It’s tempting to write this movie off as a defanged and laundered take on the Weissmueller series, and for the most part the movie fulfills that function. The meeting between Tarzan and Eleanor here is far too reminiscent of the meeting between him and Jane in the Weissmuller films; they even go swimming together. However, the savagery of the Weissmuller films is not to be found here; this Tarzan is just one real nice animal-loving guy. Nonetheless, it is not without merit; the soundtrack was quite nice, and it does manage to add a touch of gentle lyricism to the mix that doesn’t appear to have been lifted from its inspiration; it’s a touch that this movie can definitely call its own. No, it’s not up to the Weissmuller series, but it’s not an embarassment, either, but I suspect that those who like the character of Tarzan for his violent savagery will find little to entertain them here.

The Ghost of Rashmon Hall (1947)

Article #859 by Dave Sindelar
Viewing Date: 7-22-2003
Posting Date: 12-19-2003
Directed by Denis Kavanagh
Featuring Valentine Dyall, Anne Howard, Alec Faversham

A couple buys a house that is haunted by ghosts.

Title check: At a certain point in this movie, they pronounce the name of the Hall, and it certainly doesn’t sound like ‘Rashmon’; the title of the house also appears as a word in a book, and it looked far too long to be ‘Rashmon’. Maybe they made a movie about the wrong ghost…

There’s some interesting twists that pop up in the story towards the end, and the painting that has characters appearing, moving and disappearing is an interesting touch, but overall, this is just another ghost story. It’s creaky, slow-moving, and not particularly scary, and I’ll probably forget all about it before another day passes. This one is for ghost movie completists.

Man With Two Lives (1942)

Article #858 by Dave Sindelar
Viewing Date: 7-21-2003
Posting Date: 12-18-2003
Directed by Phil Rosen
Featuring Edward Norris, Marlo Dwyer, Eleanor Lawson

When a man dies from shock after a car accident, he is brought back to life by a scientist; however, since he was revived at the same time a criminal was executed, the criminal’s soul has taken over his body.

Title check: It’s an appropriate enough title for this one.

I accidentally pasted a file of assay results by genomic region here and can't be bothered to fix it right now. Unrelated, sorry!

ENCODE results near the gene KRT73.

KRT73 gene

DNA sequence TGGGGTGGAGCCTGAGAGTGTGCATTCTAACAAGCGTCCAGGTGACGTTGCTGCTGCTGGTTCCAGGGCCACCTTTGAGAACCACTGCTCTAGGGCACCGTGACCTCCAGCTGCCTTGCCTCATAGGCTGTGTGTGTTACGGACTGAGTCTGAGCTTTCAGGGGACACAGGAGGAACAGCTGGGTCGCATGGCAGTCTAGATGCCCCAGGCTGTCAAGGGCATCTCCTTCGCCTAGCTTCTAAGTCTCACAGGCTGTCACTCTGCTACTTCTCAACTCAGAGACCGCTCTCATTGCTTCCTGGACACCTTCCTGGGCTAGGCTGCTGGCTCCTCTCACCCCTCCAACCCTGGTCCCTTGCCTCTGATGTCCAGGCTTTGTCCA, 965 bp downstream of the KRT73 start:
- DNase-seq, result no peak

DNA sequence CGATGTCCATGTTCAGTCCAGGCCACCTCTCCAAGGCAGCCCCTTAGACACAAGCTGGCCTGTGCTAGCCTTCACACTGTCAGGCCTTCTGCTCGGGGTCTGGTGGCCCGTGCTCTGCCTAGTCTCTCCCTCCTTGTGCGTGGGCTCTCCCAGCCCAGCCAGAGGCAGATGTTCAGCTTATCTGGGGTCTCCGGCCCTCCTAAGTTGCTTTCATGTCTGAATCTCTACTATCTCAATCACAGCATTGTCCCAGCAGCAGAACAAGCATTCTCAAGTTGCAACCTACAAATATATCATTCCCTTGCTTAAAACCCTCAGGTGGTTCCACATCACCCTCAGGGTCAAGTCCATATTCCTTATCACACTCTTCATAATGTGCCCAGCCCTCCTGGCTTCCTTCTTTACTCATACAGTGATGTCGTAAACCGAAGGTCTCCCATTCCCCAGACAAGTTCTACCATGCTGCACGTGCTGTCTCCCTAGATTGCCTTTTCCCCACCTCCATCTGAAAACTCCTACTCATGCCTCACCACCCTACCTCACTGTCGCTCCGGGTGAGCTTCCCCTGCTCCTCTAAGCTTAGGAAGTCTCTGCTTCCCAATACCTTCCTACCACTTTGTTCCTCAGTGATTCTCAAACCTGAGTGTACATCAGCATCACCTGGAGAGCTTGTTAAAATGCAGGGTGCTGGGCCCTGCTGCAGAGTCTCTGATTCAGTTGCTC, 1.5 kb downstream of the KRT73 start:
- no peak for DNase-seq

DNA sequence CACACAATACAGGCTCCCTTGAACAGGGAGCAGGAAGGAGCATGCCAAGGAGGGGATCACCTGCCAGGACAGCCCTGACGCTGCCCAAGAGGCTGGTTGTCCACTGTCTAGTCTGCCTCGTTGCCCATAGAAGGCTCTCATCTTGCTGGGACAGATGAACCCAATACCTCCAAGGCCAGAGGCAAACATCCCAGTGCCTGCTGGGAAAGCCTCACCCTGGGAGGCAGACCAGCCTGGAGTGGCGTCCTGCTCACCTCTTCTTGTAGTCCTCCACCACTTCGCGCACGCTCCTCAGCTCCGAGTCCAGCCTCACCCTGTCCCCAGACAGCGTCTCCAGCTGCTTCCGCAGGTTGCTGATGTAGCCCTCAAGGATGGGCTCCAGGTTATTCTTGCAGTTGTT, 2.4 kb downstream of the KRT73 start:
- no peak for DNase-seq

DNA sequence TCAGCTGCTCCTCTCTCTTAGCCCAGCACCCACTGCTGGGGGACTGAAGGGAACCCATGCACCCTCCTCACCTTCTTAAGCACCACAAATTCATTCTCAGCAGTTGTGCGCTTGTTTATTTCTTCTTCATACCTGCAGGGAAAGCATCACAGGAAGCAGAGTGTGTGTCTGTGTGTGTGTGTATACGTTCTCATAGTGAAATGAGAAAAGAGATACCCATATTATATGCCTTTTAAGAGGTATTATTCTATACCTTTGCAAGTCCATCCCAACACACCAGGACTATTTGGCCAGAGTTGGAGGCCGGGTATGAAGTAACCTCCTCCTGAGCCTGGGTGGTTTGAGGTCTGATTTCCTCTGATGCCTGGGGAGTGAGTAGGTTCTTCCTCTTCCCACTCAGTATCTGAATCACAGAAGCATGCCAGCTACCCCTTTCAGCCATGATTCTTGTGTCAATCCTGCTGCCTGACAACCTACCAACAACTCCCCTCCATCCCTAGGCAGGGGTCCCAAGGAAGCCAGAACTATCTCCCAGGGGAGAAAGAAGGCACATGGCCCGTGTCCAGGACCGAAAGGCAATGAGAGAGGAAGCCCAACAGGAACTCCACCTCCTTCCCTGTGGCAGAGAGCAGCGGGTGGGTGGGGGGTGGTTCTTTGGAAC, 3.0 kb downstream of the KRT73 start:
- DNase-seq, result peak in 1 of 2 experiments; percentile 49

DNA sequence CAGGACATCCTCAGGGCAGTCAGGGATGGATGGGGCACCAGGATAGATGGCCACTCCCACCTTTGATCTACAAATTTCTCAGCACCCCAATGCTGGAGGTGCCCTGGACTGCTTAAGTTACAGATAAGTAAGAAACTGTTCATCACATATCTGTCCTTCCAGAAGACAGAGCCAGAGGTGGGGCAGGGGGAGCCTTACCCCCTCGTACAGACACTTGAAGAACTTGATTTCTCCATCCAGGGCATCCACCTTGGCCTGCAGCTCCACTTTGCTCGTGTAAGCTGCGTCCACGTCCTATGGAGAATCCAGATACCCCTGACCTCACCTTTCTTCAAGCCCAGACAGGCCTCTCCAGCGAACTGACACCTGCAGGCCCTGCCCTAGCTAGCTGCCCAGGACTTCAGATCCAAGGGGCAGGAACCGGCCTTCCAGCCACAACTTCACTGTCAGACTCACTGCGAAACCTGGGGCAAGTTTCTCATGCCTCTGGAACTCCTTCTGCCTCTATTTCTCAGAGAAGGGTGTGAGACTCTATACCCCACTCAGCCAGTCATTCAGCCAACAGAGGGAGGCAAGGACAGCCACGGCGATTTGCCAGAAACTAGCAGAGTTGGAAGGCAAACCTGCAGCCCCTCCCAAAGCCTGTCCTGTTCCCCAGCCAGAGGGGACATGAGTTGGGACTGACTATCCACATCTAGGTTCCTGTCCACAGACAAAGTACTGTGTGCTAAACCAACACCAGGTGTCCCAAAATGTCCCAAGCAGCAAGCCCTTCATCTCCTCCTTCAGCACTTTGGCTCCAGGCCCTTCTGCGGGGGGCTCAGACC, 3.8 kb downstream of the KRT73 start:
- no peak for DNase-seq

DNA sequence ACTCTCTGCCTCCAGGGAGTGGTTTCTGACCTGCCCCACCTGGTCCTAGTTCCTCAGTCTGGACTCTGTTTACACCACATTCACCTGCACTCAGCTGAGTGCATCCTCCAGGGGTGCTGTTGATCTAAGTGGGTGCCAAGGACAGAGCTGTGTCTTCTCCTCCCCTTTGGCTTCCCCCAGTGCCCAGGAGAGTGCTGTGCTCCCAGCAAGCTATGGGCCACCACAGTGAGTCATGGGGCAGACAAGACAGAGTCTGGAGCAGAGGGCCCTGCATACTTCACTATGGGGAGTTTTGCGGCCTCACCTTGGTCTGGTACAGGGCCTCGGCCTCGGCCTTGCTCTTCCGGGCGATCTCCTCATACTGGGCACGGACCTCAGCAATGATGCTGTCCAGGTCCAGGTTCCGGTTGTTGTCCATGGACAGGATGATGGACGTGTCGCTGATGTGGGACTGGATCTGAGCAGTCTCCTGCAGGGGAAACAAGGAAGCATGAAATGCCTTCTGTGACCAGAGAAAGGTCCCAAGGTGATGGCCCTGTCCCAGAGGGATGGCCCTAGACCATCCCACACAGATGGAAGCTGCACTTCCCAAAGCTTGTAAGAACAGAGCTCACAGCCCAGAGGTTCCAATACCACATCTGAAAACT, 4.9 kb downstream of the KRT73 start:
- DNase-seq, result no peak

The movie opens with a dog’s heart being kept alive, which I thought was amusing since I had just seen LIFE RETURNS before this. The basic idea is interesting enough, and the movie seems well acted throughout, though it is somewhat reminiscent of BLACK FRIDAY. It’s pretty standard stuff, though; entertaining, but a bit predictable. And someone should have had the good sense to cut out the last two minutes of the movie, in which a hoary old plot twist is trotted out that is doubly bad since the story was already over at that time.

Life Returns (1935)

Article #857 by Dave Sindelar
Viewing Date: 7-20-2003
Posting Date: 12-17-2003
Directed by Eugene Frenke
Featuring Onslow Stevens, George Breakston, Valerie Hobson

A scientist working on life resuscitation loses his job and then his wife, and then discovers that the law wants to send his son to a juvenile home.

Title check: It refers to the central gimmick of the film; see below.

This movie was built around footage of Dr. Robert E. Cornish bringing a dead dog back to life; this footage does indeed look like stock footage of a real life event rather than original footage, and the dialogue during this sequence has the quality of having been said rather than written, which is not the case during the rest of the film. I wasn’t sure whether to call this science fiction or not, but I’ve heard the revival of a dead animal is highly dependant on how soon you can get to it after it dies; since I suspect the span of time implied in the plot of the movie is most likely longer than the span of time of the real life event, I’ll call it science fiction. I am somewhat amused that rather than filming the story of the doctor himself, they seem to film the story of a fictional associate that then becomes a tear-jerking children’s movie, where the scientist’s wife dies of something that no one bothers to explain. Part of the plot revolves around the child trying to save his dog from an evil dogcatcher who plans to gas him. It’s corny, silly, and poorly written, though I’m willing to bet if I saw it as a child I would have been in tears. Still, it is a curious approach to telling this type of story.